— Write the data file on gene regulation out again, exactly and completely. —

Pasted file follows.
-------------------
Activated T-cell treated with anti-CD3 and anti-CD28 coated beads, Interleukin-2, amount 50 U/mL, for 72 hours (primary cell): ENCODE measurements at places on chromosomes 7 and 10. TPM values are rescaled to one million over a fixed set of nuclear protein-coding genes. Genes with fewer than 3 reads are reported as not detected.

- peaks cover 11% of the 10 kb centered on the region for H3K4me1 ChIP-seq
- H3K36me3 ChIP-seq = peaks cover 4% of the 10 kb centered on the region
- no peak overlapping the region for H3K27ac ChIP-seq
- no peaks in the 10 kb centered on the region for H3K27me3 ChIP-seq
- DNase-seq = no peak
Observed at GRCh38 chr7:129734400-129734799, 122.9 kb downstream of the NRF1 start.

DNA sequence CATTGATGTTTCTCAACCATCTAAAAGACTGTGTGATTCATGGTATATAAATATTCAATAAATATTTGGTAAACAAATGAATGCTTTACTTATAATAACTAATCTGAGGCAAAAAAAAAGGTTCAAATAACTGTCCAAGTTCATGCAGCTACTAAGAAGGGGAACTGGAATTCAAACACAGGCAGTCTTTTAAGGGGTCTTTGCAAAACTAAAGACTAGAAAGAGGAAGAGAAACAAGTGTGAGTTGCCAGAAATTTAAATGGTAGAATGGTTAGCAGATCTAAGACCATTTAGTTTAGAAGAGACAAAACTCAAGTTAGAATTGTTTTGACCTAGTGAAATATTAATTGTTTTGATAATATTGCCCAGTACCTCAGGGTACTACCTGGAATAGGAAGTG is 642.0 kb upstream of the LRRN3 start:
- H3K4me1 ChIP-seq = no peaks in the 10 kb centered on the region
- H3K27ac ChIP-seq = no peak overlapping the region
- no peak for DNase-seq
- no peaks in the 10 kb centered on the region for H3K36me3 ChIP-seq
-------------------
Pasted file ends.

Activated T-cell treated with anti-CD3 and anti-CD28 coated beads, Interleukin-2, amount 50 U/mL, for 72 hours (primary cell): ENCODE measurements at places on chromosomes 7 and 10. TPM values are rescaled to one million over a fixed set of nuclear protein-coding genes. Genes with fewer than 3 reads are reported as not detected.

- peaks cover 11% of the 10 kb centered on the region for H3K4me1 ChIP-seq
- H3K36me3 ChIP-seq = peaks cover 4% of the 10 kb centered on the region
- no peak overlapping the region for H3K27ac ChIP-seq
- no peaks in the 10 kb centered on the region for H3K27me3 ChIP-seq
- DNase-seq = no peak
Observed at GRCh38 chr7:129734400-129734799, 122.9 kb downstream of the NRF1 start.

DNA sequence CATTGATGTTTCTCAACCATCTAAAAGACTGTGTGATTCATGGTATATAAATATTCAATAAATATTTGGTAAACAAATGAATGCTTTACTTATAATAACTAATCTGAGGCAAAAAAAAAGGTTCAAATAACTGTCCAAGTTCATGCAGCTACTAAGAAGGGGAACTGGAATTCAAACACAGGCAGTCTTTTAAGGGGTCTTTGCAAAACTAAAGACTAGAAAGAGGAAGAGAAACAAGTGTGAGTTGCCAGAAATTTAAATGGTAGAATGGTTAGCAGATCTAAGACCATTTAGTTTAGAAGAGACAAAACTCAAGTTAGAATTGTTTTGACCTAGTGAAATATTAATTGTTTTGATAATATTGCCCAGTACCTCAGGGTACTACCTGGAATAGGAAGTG is 642.0 kb upstream of the LRRN3 start:
- H3K4me1 ChIP-seq = no peaks in the 10 kb centered on the region
- H3K27ac ChIP-seq = no peak overlapping the region
- no peak for DNase-seq
- no peaks in the 10 kb centered on the region for H3K36me3 ChIP-seq